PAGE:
Furthermore, Wright questioned UCOP telling workers to wait till contracts expire, in four years, for any pay increase. According to wright, fairness in payment towards graduate student workers should be a higher priority.
“I think it says a lot about the executives at UCOP that when an issue of fairness comes up like this their response is to say to not address it until this contract is expired in four years,” Wright said. “I won’t be here then. I want fair pay now. And you know all those executives making six figure salaries at UCOP aren’t making 2/3rds pay over the summer either! Graduate students are struggling, especially student parents like myself.”
Wright accused the UC administration of continuously under-valuing graduate instructors that teach at the university. Graduate students who are already struggling to pay for rent and food need to make the same as their fall, winter and spring quarter counterparts, he said.
“Graduate students make very little money, yet without their labor the university would cease to function,” Wright said. “When you consider that without summer employment we make about $20k per year, that is not much to live on and certainly isn’t a living wage for those of us with children or dependents. By not getting equal pay for equal work over the summer it really hurts us.”
Another issue for Wright is that summer session AIs often don’t have teaching assistants for courses that would otherwise have assistants during the regular school year, leading to additional work for these instructors.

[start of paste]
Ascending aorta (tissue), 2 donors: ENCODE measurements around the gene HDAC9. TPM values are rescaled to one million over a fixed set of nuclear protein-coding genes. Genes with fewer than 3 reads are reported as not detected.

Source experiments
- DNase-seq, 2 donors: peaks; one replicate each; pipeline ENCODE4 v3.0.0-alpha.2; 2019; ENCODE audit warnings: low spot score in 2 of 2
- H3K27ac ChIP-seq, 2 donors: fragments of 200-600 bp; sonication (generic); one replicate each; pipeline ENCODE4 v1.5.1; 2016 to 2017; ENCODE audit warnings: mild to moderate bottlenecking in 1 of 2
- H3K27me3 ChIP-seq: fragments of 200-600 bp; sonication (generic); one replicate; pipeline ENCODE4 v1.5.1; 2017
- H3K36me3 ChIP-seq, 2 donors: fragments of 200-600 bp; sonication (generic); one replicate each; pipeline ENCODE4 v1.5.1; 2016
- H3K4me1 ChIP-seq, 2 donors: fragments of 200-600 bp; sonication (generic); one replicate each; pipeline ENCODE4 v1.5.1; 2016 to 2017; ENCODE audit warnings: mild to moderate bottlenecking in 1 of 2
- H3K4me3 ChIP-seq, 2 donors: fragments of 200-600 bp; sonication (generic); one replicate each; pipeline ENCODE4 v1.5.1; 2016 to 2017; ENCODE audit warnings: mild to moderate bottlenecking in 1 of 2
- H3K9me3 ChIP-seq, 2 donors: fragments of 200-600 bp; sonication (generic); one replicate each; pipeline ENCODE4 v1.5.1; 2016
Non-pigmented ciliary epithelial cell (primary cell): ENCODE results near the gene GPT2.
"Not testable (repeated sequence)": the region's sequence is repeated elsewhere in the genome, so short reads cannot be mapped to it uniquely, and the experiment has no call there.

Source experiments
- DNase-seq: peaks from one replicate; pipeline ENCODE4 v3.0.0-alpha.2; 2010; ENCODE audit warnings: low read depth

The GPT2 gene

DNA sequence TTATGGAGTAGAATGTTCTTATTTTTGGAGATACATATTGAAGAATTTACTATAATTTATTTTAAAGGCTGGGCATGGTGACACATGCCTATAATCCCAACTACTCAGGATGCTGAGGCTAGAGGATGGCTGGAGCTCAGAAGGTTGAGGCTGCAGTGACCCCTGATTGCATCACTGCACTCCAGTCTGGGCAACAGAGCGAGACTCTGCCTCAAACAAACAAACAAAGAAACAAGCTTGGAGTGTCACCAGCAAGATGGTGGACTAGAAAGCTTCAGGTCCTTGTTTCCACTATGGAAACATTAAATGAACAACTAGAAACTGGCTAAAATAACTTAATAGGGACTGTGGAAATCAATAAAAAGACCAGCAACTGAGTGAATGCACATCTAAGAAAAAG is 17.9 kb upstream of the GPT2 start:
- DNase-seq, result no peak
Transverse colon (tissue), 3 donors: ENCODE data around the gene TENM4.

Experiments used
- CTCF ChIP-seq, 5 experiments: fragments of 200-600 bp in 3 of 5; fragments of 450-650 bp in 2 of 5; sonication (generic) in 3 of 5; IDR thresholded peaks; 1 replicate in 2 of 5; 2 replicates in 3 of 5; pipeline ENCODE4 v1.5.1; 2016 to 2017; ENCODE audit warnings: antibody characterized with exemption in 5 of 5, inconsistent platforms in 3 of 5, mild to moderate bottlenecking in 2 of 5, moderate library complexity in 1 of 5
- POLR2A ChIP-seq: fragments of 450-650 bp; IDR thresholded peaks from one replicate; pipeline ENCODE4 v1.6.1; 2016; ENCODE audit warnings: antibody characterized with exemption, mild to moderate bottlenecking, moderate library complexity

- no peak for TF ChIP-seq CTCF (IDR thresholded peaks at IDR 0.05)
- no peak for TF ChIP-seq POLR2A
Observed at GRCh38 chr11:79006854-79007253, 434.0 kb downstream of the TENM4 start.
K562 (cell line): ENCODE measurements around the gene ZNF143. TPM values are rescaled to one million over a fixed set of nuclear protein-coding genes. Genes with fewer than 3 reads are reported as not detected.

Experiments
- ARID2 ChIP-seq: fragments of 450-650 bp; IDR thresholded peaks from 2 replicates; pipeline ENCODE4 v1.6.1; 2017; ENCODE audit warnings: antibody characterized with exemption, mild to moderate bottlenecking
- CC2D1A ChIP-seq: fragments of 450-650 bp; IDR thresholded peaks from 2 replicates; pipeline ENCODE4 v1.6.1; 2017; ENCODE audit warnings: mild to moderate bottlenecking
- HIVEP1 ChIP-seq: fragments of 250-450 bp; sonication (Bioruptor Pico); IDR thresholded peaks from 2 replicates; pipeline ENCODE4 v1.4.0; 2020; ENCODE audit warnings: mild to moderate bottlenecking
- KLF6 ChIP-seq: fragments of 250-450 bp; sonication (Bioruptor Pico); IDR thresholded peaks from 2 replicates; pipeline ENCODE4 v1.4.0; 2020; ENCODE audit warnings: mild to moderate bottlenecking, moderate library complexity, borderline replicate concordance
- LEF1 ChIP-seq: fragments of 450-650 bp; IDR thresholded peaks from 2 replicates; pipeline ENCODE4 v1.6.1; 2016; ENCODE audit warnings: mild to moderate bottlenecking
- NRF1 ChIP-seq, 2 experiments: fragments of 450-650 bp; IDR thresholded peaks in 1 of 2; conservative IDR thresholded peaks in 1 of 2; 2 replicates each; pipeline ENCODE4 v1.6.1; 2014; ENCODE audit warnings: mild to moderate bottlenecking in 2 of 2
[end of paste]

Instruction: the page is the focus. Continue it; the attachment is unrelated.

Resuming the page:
In the petition description, Wright emphasized that the principle of “Equal Pay for Equal Work” is common sense, and what he sees as an undervaluing of instructors by the university.
“We demand that UC Davis recognize the amount of work that graduate student summer session instructors put into these courses, and that UC Davis compensate them as such — by paying them the amount they make for teaching the same course during the normal academic year,” Wright wrote in the petition. “We believe that this is is about the principle of ‘Equal Pay for Equal Work’ — which is about fairness and justice.”
Ellie White, a graduate student in the Center for Watershed Sciences, commented on the situation via email, and said that if these instructors knew they were being compensated at a lower rate than during the regular school year, they would “be outraged.”
“Why should my labor be valued differently from one season to the next?” White said. “Do chancellors, vice chancellors, and provosts get paid any less? No.”
The petition is currently circling through several affected groups.
“As of right now, the petition has over 100 signatures and it is just getting started because the Davis unit of the UC Student Worker Union UAW 2865, which represents AIs as well as TAs, readers and undergraduate tutors, just endorsed the petition and will be sending it out to all its members at Davis,” Wright wrote. “I expect it to get an even bigger circulation and many more signatures by next week.”
Written by: Aaron Liss — email@example.com